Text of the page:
Black helicopters over 43rd Street!

The New York Times' chief conspiracy theorist unloads a corker: Wes Clark as pawn of Hillary.


Charles Taylor
September 23, 2003 9:03PM (UTC)

Conspiracy theories, like old habits, die hard. In Monday's New York Times, William Safire, formerly of the Nixon White House, advanced the theory that the Clintons are encouraging Gen. Wesley Clark in his bid for the presidency to extend their nefarious hold over the Democratic Party, keeping Howard Dean's pesky upstarts in check and ensuring that the party keeps a center-left agenda. As Safire sees it, Bill and Hillary are waiting for Bush to become vulnerable (become vulnerable?) so "the politically inexperienced" Clark, having routed all the other Democratic candidates, can step aside to make way for Hillary.

This is such a doozy that the next time I pass by the corner of West 43rd Street in Times Square, I fully expect to see that Safire has staked out a piece of pavement down the block from the Black Israelites to alert passersby to the Clintons' evil scheme. (The LaRouche people have already claimed Union Square.)

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None of it should be surprising, though, coming from a writer who spent column after column theorizing about the "real" reasons for Vince Foster's "apparent suicide," a man who once wrote a column entitled "Reading Hillary's Mind" (presumably the Times could not engage Jeanne Dixon that day), who demanded special prosecutor Robert Fiske's resignation when he reported Foster's suicide had nothing to do with Whitewater or the Clintons.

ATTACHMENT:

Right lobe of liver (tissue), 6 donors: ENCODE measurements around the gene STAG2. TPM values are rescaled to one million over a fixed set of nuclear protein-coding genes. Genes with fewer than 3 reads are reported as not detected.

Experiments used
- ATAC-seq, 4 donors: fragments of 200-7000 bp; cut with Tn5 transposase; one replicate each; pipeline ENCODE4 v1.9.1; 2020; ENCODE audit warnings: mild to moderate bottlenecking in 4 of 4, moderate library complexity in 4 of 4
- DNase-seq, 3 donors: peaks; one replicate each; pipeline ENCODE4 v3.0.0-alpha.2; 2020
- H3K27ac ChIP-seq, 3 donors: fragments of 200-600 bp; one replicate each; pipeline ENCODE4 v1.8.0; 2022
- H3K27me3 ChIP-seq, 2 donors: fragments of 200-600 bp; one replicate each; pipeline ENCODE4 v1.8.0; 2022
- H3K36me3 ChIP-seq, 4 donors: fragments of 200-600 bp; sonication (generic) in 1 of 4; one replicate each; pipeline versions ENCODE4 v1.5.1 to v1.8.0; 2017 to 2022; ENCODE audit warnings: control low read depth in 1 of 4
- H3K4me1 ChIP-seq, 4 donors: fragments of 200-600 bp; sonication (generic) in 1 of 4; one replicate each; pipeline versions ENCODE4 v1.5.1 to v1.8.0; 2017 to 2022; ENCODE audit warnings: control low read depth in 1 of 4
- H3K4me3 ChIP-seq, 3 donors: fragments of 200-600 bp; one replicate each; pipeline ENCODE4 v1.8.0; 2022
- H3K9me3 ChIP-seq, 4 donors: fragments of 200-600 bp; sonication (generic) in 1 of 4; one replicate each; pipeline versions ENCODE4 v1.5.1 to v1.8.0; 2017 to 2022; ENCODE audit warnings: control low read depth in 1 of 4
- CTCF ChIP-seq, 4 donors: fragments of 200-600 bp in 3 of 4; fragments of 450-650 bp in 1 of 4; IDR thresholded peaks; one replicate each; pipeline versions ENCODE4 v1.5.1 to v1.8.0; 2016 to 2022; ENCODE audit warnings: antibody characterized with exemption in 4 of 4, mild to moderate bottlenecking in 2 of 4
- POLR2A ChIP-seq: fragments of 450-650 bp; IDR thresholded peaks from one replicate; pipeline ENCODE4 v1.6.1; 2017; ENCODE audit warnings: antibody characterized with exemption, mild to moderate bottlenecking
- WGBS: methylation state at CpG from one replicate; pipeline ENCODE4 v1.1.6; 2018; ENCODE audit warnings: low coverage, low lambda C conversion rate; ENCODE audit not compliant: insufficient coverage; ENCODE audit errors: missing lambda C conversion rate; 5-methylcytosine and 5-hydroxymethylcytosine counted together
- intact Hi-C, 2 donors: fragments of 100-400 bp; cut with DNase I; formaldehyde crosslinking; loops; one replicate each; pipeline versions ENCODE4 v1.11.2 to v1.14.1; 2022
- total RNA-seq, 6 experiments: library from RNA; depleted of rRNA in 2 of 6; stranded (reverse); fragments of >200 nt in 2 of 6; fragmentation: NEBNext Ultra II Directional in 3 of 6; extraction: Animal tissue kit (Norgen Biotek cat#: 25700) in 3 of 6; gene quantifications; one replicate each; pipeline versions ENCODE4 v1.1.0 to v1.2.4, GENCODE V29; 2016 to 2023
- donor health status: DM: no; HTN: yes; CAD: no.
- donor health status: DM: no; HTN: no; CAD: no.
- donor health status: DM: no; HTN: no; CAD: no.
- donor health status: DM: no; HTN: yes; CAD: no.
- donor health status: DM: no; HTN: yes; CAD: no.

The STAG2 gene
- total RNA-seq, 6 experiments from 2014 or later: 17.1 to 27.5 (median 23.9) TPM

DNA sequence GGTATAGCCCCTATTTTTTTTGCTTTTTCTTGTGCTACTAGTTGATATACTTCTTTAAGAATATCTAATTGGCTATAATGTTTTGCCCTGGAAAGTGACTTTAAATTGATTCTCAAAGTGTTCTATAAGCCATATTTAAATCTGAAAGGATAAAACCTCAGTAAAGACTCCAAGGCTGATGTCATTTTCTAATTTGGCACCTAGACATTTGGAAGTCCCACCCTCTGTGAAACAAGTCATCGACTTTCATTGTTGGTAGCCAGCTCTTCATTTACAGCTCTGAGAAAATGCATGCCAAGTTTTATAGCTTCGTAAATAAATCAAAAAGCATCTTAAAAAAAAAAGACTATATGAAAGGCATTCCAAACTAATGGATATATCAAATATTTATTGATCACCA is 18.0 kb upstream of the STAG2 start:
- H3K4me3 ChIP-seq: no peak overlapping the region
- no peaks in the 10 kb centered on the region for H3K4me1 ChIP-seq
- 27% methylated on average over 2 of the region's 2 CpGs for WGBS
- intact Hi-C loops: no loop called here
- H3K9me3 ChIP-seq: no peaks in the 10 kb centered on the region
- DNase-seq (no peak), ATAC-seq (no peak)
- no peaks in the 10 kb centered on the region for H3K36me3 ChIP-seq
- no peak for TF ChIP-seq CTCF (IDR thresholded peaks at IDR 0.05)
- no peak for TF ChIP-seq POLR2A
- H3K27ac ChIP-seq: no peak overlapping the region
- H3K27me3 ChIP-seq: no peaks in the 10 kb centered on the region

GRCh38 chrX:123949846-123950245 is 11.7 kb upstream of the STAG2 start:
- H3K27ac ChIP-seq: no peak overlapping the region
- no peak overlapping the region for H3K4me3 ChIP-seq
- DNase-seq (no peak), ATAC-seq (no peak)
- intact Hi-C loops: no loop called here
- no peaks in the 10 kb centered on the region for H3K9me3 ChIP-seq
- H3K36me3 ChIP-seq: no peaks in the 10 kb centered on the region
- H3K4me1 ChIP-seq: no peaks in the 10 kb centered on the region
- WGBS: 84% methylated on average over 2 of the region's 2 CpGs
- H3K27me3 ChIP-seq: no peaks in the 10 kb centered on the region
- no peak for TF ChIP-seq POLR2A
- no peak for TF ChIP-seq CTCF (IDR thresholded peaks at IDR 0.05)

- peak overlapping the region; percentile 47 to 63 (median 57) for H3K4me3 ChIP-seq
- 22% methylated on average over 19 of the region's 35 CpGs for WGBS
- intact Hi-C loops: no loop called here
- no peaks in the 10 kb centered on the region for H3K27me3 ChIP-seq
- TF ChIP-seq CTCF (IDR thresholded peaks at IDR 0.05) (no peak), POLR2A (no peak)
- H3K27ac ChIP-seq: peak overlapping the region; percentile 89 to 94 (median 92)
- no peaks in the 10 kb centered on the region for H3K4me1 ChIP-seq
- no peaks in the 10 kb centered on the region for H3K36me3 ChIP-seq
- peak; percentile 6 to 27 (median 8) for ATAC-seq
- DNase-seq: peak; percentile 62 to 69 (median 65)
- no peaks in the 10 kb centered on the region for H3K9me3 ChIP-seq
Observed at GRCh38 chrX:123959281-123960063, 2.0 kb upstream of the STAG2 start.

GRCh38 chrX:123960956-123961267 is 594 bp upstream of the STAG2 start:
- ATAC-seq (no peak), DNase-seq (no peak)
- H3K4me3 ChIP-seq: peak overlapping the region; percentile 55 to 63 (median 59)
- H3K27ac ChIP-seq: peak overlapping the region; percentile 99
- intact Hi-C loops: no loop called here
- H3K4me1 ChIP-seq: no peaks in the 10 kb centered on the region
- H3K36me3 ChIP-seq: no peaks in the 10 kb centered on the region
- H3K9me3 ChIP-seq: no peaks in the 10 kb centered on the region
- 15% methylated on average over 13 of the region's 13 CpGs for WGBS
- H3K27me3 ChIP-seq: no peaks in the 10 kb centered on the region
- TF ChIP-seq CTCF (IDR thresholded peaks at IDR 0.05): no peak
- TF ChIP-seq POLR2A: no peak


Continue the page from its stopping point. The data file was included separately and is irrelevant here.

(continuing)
This, of course, wasn't enough to distinguish Safire at the Times where the reporting on Whitewater in particular and the Clintons in general appears to have been fact-checked by Jayson Blair. But in the aftermath of the brouhaha Blair stirred up, you'd think the Times would be more careful. By the end of the third paragraph of Safire's column ("Clintons Anoint Clark") he has suggested that Clark improperly arranged defense contracts for clients following his retirement. And that the press will not be able to get to the bottom of that because the general has surrounded himself with Clintonian obfuscators.

If there's anything useful about Safire's column it's that it offers a glimpse into just how sleazy the right's smear tactics will be against Wesley Clark. In the best piece I've seen on Clark, Richard Goldstein, in last week's Village Voice, recounted the slams already made by Tom "Bug Juice" DeLay and George "Stretch" Will. After months of hearing the right wing tell us that anyone who questions our military policies is unpatriotic, it will be instructive to record all the potshots they are willing to take at Clark.

Like a greyhound at the dog track, Safire is already out of the gate, his beady eyes focused on the mechanical rabbit. He has perfected the dubious art of conjecture as smear. And despite his avuncular demeanor, and the esteem in which he's held among colleagues, that shouldn't keep anyone from calling him on the loopiness of his premises or the Times' acquiescence in running them. He genuinely believes there was something dark and covered up in Vince Foster's suicide. He believes that Clark is the Trojan horse for Clinton II. Hell, he probably believes that Sidney Blumenthal is attempting to control his thoughts by beaming alpha waves off the top of the Chrysler Building. The difference between William Safire and the average crazy old coot to be found in any New York City diner explaining to anyone who listens that the aliens have taken over is that Safire gets paid for his ramblings and has a better tailor. Not much difference at all.


Charles Taylor

Charles Taylor is a columnist for the Newark Star-Ledger.

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